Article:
(by Hung Luu)
In the last week of October I was fortunate to visit Sudbury Valley School (“SVS”) in Framingham, Massachusetts. The flight was 20 hours each way, the time difference with Hong Kong is 12 hours, and the jetlag was terrible. Having said that it was definitely worth the effort. Although I had read extensively about SVS previously and was already convinced about the Sudbury model, it was an eye-opening experience! I have written an article about the visit, which you can find here.
This week I am visiting Sudbury Valley School (“SVS”) for a few days. On Tuesday, I had a chance to attend the Judicial Committee (“JC”) meeting, which takes place every school day at 11am. The JC consists of two students elected to be Judicial Clerks, one staff member and several other students, which have been assigned to JC duty. Below are some of my observations:
- Students and staff members take the JC meeting seriously and it was conducted in a professional manner.
- At the same time the mood of the meeting was relaxed.
- Both parties the person that is accused of breaking a rule and the person that filed the complaint are allowed to tell their side of the story. E.g., in one case student A accused student B of being mean to her. Student A and student C were climbing a tree. The latter was stuck and she wanted to climb down the tree while student A was in her path. Student B who had observed the scene asked student A to climb down first to make some space. Student A claimed that student B did this in a mean way (“Get down!”) whereas student B maintained that she asked in a polite way (“Can you climb down please?”). Some members of the JC asked questions to clarify the situation, and in the end the JC voted that there was no substance to the complaint because student’s A comments were inconsistent.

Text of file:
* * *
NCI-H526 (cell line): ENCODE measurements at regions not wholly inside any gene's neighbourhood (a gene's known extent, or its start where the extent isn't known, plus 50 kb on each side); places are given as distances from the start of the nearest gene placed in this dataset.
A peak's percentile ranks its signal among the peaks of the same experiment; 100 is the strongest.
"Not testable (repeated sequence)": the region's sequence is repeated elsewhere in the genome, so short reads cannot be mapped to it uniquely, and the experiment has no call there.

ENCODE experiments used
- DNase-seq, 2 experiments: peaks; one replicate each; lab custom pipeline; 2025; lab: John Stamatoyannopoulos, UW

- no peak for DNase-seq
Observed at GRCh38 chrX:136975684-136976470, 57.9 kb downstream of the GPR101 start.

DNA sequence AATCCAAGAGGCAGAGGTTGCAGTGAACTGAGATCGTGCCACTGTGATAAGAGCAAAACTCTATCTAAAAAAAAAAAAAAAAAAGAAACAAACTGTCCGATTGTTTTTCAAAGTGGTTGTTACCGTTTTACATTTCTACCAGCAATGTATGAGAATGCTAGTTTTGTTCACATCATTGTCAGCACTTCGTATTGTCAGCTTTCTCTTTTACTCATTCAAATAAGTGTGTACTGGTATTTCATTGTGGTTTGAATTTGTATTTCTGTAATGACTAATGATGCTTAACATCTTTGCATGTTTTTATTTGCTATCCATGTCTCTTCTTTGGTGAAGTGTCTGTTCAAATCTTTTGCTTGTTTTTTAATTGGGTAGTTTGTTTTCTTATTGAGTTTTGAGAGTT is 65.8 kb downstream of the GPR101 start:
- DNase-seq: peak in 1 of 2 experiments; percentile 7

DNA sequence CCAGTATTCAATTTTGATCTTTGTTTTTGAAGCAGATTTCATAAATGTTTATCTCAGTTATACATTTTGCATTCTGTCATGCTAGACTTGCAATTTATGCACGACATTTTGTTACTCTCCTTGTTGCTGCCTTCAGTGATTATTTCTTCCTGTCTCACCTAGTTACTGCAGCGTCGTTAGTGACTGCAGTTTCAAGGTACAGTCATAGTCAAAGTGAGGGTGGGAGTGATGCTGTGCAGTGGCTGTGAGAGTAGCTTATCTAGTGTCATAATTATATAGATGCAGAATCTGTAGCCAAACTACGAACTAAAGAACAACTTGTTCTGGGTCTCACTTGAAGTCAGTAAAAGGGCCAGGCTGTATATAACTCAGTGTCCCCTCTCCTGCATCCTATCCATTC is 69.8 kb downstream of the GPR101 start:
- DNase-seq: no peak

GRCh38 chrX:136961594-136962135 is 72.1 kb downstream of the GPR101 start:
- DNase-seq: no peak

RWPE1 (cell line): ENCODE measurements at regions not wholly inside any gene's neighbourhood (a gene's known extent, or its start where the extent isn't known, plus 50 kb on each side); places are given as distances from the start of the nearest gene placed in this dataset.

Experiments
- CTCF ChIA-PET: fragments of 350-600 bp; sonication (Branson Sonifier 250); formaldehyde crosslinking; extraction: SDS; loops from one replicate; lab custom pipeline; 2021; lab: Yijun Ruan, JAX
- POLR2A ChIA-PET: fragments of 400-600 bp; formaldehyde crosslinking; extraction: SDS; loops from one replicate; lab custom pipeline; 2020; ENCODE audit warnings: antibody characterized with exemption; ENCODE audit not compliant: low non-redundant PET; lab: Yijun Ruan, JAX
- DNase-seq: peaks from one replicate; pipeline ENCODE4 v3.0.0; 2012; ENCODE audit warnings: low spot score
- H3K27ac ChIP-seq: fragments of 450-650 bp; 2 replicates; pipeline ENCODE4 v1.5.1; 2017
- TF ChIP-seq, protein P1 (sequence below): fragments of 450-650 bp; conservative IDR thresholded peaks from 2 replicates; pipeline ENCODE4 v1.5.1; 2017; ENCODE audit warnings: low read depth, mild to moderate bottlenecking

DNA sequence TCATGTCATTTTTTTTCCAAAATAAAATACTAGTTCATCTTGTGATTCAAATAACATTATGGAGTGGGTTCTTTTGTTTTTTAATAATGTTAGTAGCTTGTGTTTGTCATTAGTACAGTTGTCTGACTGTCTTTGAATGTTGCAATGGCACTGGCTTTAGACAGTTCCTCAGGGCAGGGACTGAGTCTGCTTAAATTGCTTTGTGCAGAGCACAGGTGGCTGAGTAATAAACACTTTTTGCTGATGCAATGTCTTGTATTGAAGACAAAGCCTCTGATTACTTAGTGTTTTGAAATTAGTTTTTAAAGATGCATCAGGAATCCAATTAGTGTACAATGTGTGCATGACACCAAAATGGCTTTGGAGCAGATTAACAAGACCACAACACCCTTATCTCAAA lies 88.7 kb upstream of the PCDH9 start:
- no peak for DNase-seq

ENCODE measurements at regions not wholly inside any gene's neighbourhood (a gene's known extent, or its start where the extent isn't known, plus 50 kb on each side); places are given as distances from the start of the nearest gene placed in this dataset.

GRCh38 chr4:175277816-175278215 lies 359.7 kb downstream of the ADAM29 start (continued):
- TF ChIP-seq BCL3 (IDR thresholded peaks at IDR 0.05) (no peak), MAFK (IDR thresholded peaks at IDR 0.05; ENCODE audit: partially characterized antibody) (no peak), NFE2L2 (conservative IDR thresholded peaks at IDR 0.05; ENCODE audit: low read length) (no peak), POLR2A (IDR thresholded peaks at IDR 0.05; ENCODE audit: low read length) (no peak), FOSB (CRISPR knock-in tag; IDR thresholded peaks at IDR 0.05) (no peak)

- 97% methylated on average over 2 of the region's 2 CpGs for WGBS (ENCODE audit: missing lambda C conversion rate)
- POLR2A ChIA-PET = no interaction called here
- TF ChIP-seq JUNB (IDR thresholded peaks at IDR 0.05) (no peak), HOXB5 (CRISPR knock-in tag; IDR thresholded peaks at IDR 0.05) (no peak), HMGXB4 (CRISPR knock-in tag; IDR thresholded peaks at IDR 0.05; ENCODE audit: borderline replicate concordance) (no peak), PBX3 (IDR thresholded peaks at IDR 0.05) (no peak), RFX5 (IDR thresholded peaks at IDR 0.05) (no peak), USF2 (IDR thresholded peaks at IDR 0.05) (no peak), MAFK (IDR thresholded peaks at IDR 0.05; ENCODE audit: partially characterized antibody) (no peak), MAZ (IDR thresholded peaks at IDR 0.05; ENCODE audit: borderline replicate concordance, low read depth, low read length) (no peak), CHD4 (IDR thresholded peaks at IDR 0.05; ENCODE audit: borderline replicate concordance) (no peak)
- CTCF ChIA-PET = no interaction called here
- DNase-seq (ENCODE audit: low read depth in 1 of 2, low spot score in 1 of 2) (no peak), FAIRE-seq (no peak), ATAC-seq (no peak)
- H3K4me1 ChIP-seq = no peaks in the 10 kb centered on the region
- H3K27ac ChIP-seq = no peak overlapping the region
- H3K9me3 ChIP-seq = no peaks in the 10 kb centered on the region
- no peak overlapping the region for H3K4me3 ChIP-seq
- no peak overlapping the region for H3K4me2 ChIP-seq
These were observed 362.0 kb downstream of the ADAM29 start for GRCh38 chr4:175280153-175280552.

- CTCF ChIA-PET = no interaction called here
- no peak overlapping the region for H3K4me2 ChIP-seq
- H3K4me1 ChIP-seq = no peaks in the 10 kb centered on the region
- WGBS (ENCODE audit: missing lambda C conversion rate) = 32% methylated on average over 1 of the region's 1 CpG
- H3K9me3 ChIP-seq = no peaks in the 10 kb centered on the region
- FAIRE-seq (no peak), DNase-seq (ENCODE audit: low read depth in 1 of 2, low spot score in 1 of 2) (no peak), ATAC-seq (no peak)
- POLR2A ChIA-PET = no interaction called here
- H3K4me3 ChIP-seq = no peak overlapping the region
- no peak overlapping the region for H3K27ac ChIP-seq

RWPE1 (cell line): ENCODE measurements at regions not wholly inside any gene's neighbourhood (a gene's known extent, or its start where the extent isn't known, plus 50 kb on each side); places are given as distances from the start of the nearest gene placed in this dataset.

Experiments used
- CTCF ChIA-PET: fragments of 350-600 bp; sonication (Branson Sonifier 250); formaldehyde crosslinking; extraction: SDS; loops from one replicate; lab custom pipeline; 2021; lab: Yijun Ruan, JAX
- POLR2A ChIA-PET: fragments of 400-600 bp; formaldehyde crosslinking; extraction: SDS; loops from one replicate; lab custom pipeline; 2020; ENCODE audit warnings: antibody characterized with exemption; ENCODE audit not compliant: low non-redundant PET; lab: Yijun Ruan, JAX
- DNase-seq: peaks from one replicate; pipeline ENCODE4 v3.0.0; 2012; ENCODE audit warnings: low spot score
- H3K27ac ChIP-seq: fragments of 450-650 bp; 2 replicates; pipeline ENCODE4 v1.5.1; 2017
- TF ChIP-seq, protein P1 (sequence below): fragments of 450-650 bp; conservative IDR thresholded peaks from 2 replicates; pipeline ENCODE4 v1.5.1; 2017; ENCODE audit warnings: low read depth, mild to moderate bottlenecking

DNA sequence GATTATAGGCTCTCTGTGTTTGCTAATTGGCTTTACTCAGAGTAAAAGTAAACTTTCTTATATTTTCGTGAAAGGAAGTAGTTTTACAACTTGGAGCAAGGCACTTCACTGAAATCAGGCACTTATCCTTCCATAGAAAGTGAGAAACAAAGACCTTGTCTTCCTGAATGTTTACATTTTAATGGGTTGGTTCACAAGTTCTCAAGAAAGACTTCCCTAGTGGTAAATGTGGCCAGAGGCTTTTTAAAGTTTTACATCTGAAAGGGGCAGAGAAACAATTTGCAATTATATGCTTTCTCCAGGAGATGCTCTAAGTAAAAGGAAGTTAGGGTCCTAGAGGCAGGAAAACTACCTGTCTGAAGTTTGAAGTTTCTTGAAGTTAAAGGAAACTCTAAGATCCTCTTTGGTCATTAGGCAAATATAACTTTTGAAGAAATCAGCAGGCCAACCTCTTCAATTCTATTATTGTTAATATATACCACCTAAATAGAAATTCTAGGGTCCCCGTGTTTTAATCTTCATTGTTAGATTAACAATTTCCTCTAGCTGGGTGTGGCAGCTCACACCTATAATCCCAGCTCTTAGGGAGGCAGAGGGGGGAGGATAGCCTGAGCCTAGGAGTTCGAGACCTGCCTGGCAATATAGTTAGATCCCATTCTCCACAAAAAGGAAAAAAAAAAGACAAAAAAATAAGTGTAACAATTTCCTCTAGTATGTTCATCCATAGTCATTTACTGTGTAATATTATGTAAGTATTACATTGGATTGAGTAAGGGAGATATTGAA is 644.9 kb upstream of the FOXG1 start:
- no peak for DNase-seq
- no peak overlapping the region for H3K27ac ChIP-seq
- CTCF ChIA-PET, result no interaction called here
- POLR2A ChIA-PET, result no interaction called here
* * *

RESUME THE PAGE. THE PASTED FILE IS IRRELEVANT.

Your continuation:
- Most of the other complaints dealt with littering and roughhousing and in each of these cases the sentence was a warning.
- SVS operates an open campus for students aged 13 and over. Those students are supposed to sign out when they leave the campus. One student who broke this rule for the first time was sentenced to staying on campus for the next 3 school days (of course s/he is allowed to leave at the end of the school day). Another student who was a repeat offender was sentenced to staying on campus for the next 10 school days.
I came away with the impression that the JC is very effective at dealing with infractions at SVS and that it is one of the elements which contributes to maintaining a culture of respect among the members of the community. I think that the JC works so well because the students and staff members buy into the whole process due to its transparency and fairness and because everyone has an opportunity to be involved in making and amending school rules in the first place.